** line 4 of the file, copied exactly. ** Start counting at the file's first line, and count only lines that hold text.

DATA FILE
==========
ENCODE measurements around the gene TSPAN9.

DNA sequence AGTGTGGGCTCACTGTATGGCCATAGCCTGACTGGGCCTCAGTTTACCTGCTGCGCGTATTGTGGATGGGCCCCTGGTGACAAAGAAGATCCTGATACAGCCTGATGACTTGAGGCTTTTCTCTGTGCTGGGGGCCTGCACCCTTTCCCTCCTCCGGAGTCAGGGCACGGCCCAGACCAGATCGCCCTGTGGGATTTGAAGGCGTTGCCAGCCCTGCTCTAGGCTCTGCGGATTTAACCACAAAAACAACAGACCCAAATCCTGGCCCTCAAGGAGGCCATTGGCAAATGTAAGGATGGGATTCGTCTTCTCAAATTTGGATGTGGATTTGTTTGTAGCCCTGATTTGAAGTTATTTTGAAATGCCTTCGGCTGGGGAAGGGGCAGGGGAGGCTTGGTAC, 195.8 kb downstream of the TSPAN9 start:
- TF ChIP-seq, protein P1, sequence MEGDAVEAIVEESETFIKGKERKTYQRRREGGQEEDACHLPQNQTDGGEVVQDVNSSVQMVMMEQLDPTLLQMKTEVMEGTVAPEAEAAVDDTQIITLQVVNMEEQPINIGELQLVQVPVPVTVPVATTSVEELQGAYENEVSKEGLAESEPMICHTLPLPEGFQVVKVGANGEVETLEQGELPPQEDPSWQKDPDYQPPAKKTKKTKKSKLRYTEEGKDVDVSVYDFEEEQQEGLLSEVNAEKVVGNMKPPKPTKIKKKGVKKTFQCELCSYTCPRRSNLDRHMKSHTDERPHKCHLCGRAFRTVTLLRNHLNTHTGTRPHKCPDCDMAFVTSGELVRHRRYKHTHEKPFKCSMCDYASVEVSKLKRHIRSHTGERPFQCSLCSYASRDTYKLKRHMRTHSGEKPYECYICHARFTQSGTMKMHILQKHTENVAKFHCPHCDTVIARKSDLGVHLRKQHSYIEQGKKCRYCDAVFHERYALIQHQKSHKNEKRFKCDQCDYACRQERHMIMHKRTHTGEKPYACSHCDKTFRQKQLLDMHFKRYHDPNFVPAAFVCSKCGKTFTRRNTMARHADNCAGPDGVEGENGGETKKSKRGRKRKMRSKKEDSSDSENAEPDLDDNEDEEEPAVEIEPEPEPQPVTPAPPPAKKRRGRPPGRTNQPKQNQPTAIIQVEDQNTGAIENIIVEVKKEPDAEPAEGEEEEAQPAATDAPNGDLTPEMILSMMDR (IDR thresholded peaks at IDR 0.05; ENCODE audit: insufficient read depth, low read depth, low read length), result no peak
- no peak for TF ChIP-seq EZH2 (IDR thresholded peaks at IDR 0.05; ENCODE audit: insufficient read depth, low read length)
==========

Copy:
- no peak for TF ChIP-seq EZH2 (IDR thresholded peaks at IDR 0.05; ENCODE audit: insufficient read depth, low read length)